Shiblī N‘umānī (1857-1914) wrote in “Sīrat-un-Nabī” that Europe was not aware of Islām for a long time, and when it tried to become conscious of it, it was suffering from strange conceptions based on calumnious as well as whimsical attitude. A European author, R. Bosworth Smith (1839-1908) writes: “During the first few centuries of Mohammedanism, Christendom could not afford to criticize or explain; it could only tremble and obey. But when the Saracens had received their first check in the heart of France, the nations which had been flying before them, faced round, as a herd of cows will sometimes do when the single dog that has put them to flight is called off; and though they did not yet venture to fight, they could at least calumniate their retreating foe”. Similarly, a French writer Henry de Castries (1850-1927), described the view of Europeans towards the Islām in these words:
“We do not know what the Muslims should think when they get acquainted with all those stories and songs that were commonly current in the Europe of the Middle Ages. All this literature, in prose and verse, is impregnated, for want of knowledge, with malice, and to this early material are entirely due to the misconceptions and misrepresentations that survive even to this day. To every Christian poet, the Muslims were polytheists and idol worshippers. They were supposed to be worshipping a hierarchy of three divinities- Mahum or Mawmet or Maphomet, Apollyon, and Termagant. The Prophet was believed to have made the deification of his own self the foundation of his faith, the stranger still, Muhammad (who was an idol breaker and an enemy to image-worship) was said to be inviting people to pay homage to an image of his own that was made of gold.”
In English, the early accounts of Islām and the Muslims came from French and Latin sources, with occasional contributions from other languages. These accounts were based on legends and fables, generally speaking. During the course of time, they increased in quantity. Then, the introduction of the ‘press’ played a key role in their increment and embodied them in book form. The literature of 16th and the 17th centuries was based on legends and fables that included absurd, abusive, and obscene material. For instance, William Bedwell (1561-1632 AD), an English Orientalist, became famous for two important works, firstly, the Arabic dictionary in seven volumes; secondly “Mohammadis Imposturae”, published in 1615 which is nothing but a heap of absurd, abusive and untrue material. On the whole, it can be said that the Englishmen of this period didn’t have any originality in their material related to the fundamental teachings of Islām. However, they were copied, quoted, read, and believed by all the classes in this country. The public read them to denounce and accuse the system of Islām; the uneducated sharing the same attitudes with scholars. Alexander Ross (c. 1590-1654) translated the Holy Qurān into English for the first time in 1649 from a French translation. He regularly employs derogatory epithets such as “The great Arabian Impostor”, “The Little Horn in Daniel”, “Great Hypocrite”, “Mahomet the great destroyer, as his name signifies”. Moreover, he has used similar expressions for the Holy Qurān, and describes it as “A gallimaufry of errors”, “Misshapen issue of Mahomet’s brain”, or “Corrupted puddle of Mahomet’s invention”. George Sale (1697-1736 AD) translated the Holy Qurān for the first time directly from Arabic into English in 1734 by the name “Alcoran of Mohammed”. He said in its translation that Mohammedanism was nothing but a human invention that became successful almost completely due to the sword.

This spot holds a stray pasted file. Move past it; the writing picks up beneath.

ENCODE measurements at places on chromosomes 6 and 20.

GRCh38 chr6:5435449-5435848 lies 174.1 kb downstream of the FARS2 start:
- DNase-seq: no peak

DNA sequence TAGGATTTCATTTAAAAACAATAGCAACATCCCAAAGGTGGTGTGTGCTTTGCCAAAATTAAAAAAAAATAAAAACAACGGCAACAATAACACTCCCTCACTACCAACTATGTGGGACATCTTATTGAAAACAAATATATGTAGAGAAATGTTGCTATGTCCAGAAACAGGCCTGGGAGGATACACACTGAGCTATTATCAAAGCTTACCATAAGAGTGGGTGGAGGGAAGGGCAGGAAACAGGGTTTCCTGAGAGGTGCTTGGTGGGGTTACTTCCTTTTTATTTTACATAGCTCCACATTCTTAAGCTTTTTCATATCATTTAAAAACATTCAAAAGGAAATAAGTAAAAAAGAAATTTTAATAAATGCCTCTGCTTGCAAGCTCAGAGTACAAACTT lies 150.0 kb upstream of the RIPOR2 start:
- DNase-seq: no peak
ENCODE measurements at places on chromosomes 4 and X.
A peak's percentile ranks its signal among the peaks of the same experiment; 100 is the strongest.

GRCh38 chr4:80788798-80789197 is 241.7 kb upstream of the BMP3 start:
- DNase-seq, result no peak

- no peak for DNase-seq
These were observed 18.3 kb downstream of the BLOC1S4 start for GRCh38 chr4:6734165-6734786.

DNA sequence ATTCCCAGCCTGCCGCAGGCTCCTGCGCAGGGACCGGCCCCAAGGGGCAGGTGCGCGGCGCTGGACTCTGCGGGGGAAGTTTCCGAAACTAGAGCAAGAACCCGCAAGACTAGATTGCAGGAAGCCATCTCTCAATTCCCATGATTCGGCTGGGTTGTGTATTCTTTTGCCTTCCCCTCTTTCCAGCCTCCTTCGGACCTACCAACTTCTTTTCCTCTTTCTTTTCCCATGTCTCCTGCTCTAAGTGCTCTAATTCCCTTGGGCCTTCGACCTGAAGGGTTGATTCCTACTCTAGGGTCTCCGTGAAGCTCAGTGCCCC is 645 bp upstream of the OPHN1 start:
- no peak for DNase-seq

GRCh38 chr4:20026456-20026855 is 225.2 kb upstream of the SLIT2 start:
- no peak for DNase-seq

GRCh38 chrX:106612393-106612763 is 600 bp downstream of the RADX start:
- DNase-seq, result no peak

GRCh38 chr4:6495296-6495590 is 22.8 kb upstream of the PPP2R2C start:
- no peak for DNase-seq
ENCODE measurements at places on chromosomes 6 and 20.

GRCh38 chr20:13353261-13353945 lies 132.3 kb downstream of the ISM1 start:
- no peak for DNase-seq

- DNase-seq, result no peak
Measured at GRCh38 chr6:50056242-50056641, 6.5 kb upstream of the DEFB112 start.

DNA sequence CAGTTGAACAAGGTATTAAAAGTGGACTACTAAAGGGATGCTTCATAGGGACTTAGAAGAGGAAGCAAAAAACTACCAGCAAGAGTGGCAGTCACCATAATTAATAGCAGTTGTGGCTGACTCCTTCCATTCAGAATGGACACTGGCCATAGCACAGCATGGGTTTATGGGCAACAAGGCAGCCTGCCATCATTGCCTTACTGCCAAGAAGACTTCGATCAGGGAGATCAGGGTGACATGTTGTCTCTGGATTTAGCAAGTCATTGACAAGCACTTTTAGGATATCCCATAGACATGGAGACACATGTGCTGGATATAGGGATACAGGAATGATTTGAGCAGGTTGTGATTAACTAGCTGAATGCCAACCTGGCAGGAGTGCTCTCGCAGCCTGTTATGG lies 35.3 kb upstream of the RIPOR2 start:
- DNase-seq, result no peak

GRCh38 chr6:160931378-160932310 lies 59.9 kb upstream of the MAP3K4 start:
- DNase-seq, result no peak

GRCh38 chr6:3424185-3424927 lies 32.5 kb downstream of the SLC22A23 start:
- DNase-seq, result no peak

In Europe, the 17th and 18th centuries showed a great increment in the percentage of books on the life of Prophet Muḥammad (SAW) and Islām. Though, mostly these writings were a heap of calumnies, accusations, myths, and lies about the Prophet (SAW) and Islām, and generally a repetition of the earlier works. Such as, “Of the Impiety and Imposture of Paganism and Mahometanism”, a sermon delivered by the famous preacher, Isaac Barrow (1630–1677), and “The True Nature of Imposture Fully Displayed in the Life of Mahomet” by Humphrey Prideaux (1648–1724) portray negative images of Prophet Muḥammad (SAW) and Muslims.
Unfortunately, this stereotypical image of Prophet Muḥammad (SAW) that existed during the medieval ages did not change and was continuously repeated in later centuries. The renowned French philosopher, François-Marie Arouet de Voltaire (1694–1778), wrote a play entitled Fanaticism, or Mahomet the Prophet (1736), in which he represented the Prophet Muḥammad (SAW) as “a false Prophet” and “the founder of a barbarous sect.”
The misconception related to Prophet Muḥammad (SAW) as a worshipping God or idol along with the false Prophet commonly found in Chansons de geste (a type of epic poem that appears at the dawn of French literature). Orlando is the most primitive among these, whose main objective was to target the personality of Prophet Muḥammad (SAW); in it, he has been expressly called false and fallacious.
On the other hand, there were also some solitary personalities that had a logical perspective and were inspired by their own philosophical reasoning; their full concentration on the problem of the rise of Islām. They proceeded to their logical pattern in inquiring about the Islamic teachings and Islamic accounts, to which the introduction of Oriental Study also gave strong support and progress. The most illustrious name in this context is Henry Stubbe (1632-1676) who wrote “An Account of the Rise and Progress of Mahometanism and a Vindication of Him and His Religion from the Calumnies of the Christians”. Before that, England had been content to read the Histories of Muslims either in Latin and French or through translations from these languages. It has its own inaccuracies but, to an extent, it presents positive views and shows objectivity in arguments about Islām and Prophet Muḥammad (SAW) and encounters the Christian allegations and misrepresentations.